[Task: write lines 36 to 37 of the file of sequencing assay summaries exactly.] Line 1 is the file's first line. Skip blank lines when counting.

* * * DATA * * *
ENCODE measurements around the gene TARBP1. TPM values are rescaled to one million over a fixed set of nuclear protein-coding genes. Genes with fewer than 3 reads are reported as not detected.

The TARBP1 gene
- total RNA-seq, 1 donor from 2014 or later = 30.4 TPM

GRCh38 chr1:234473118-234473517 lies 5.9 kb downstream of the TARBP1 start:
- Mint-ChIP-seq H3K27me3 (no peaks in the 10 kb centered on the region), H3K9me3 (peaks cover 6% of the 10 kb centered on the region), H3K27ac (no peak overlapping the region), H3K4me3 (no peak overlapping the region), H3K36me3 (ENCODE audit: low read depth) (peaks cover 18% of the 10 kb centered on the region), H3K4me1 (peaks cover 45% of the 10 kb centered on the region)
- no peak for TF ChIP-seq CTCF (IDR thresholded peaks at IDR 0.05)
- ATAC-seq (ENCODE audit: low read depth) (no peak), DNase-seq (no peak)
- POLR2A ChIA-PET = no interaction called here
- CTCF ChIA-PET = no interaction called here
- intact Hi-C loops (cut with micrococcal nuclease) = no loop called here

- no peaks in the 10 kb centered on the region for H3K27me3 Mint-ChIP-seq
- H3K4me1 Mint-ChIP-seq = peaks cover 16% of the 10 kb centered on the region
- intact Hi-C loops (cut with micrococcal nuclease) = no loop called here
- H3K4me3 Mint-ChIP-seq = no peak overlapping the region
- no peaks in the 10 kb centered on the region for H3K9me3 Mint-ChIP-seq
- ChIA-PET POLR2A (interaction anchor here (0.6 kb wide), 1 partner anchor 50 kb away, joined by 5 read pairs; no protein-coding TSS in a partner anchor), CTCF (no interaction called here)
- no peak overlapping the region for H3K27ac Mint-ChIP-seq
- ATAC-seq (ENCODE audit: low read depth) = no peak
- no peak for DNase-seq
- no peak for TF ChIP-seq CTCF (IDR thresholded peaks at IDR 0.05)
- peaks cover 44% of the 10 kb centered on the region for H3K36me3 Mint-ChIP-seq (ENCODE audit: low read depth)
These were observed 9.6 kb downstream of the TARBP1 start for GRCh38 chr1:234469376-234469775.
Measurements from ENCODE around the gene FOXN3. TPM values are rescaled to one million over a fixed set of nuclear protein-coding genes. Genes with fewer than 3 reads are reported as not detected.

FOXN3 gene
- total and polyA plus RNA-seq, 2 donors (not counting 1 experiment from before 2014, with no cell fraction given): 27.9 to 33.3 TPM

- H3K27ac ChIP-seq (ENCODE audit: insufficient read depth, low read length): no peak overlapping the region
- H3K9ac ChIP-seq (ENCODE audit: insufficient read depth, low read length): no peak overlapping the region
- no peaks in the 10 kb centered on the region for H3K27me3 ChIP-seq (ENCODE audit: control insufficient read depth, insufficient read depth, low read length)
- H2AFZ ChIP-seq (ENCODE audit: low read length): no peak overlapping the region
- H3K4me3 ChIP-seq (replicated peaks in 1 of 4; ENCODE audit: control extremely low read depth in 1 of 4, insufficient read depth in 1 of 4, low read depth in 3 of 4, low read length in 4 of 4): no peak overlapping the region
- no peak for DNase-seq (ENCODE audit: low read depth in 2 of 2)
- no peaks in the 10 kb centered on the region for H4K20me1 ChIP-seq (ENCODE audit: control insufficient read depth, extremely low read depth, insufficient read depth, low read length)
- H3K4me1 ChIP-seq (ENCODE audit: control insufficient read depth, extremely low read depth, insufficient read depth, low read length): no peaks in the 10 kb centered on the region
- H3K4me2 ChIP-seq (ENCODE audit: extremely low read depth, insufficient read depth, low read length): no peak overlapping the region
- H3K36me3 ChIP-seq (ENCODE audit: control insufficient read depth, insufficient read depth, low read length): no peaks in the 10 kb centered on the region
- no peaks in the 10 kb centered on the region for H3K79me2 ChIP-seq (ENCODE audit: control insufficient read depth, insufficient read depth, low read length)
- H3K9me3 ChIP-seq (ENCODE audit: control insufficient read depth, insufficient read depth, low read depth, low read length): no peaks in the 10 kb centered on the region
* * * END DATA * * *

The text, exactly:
- no peaks in the 10 kb centered on the region for H3K79me2 ChIP-seq (ENCODE audit: control insufficient read depth, insufficient read depth, low read length)
- H3K9me3 ChIP-seq (ENCODE audit: control insufficient read depth, insufficient read depth, low read depth, low read length): no peaks in the 10 kb centered on the region